Doctor insights on:
Goose Egg Below Knee Cap
My knee bruised very badly and was very sensitive to touch, a few days later ended up with a goose egg. It now gets hot to touch and painful. Help!
“I fell at work and landed on knee, now my knee is real sore and I have a goose egg just below the knee. What is the goose egg and what should I do?
If Painful treat: His term means you have arthritic changes under your knee knee cap. Many of these are not symptomatic. So we just watch. If they are painful, there is a range of options depending on the rest of the knee findings and exam. So you need X-rays, a good physical exam, more history of when it is symptomatic, and then non surgical and surgical options can be shared with you.. ...Read more
Possibly arthritis: Knee cap pain conditions are common: either patellofemoral syndrome or chondromalacia patella. Both manifest with pain deep or behind the knee cap worse with stairs, inclines/declines, kneeling/squatting, sitting for long periods of time. Anytime the knee is bent deeply, the kneecap engages in its groove on the end of the thigh bone which can cause the irritation/pain. ...Read more
Most likely Bursitis: Ursitis in the pre-pattler bursa( sack of fluids in front the knee cap) usually flat and got inflamed the fluid inside increase so it start to heart. Check it out. ...Read more
See MD: Depending on if there are associated symptoms, locking, clicking, swelling, etc. you may need to see a doctor. In general, knee pain is relieved by quad and core strengthening. Anti-inflammatory medications and ice as well. A knee brace to control movement of your kneecap can help. I would recommend seeing a Sports Medicine doctor or Orthopedist to determine the exact problem and get treated. ...Read more
Yes: It can be if your knee is flexed for a long time and cuts off blood supply. ...Read more
Knee cap: The knee cap ("patella") is the round 2-3" piece of bone directly in front of the knee joint. It does not rest against the meniscus. The menisci are twin cartilagous structures that extend from the back of the knee joint to the front of the knee joint along the lateral and medial sides of the knee joint. ...Read more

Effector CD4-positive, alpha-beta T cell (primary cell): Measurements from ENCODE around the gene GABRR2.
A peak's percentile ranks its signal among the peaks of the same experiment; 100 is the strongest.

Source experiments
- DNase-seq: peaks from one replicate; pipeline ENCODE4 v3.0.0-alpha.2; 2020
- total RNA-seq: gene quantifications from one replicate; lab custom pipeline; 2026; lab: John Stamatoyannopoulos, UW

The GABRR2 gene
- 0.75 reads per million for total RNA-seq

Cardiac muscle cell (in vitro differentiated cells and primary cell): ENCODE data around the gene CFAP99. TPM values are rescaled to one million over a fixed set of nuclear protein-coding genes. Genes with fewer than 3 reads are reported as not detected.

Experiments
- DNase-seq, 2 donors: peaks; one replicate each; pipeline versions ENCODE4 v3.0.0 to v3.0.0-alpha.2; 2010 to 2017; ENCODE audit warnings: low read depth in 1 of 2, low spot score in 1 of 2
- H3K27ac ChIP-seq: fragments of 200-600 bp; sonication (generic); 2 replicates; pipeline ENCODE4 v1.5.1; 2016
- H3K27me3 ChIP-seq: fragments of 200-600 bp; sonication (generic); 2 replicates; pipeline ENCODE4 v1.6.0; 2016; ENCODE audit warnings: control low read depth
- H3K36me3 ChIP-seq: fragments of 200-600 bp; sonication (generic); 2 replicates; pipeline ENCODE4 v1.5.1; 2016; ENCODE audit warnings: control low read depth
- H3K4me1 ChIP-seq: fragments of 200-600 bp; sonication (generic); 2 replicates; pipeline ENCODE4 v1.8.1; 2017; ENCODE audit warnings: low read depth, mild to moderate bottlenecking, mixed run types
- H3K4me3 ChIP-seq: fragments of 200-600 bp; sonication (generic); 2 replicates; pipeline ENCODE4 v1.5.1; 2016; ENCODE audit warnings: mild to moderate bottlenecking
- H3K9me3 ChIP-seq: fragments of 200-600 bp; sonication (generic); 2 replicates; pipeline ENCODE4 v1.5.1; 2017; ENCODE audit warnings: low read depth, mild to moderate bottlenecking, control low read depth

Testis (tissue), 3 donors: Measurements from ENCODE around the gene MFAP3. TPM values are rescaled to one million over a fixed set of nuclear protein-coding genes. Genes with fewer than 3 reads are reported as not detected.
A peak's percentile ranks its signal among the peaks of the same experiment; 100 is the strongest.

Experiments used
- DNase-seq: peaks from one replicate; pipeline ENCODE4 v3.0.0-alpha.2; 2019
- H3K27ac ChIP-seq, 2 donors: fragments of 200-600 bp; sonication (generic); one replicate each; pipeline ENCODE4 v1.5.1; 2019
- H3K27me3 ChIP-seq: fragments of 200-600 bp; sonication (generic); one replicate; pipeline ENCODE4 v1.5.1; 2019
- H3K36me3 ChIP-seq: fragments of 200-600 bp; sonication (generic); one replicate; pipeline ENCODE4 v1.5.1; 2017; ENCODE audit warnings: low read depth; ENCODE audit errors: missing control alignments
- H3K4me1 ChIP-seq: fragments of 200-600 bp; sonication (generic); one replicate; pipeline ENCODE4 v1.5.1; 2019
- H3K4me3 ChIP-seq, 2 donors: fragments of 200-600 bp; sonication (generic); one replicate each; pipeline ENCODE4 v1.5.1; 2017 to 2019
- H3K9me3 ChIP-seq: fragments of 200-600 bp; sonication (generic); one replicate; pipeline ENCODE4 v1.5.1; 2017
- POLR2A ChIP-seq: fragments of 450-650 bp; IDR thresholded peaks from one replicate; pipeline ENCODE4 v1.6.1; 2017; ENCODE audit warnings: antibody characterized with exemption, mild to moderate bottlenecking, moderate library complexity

Chondromalacia: Aching of the knee caps or patella is usually a sign of a condition known as patellar chondromalacia. This refers to an irregular or rough cartilage surface of the kneecap. Exercising to strengthen the thigh muscles is the best treatment. Oral nsaid's such as Ibuprofen may help. Orthopaedic consult may be necessary to assist in treatment. ...Read more
Patellar fracturw: The kneecap can crack just slightly, or can be broken into many pieces. A direct fracture occurs due to a fall or direct blow. An indirect fracture occurs when the thigh muscle contract so strongly that the patella breaks. If you have a patellar fracture you may have bruising swelling, inability to straighten the knee and inability to walk, After examination, an X-ray can be ordered. ...Read more
Pain below kneecap: Usually an infrapatellar tendonitis, may also be "jumper's" knee. Essentially from some relative overuse. ...Read more
Quad tendinitis: The quadriceps muscle inserts via a thick tendon onto the top of the kneecap (patella). Quadriceps tendinitis (painful inflammation or intrinsic injury) can occur in the tendon with trauma or an overuse injury. Nonoperative management usually works: rest, ice, NSAIDs, stretching (heel toward buttocks), and potentially formal physical therapy can all help. ...Read more
Xray: No way to tell for sure it's fractured without an xray. See a doctor. ...Read more
TENS: Consider using over soft tissues.Get a more detailed answer ›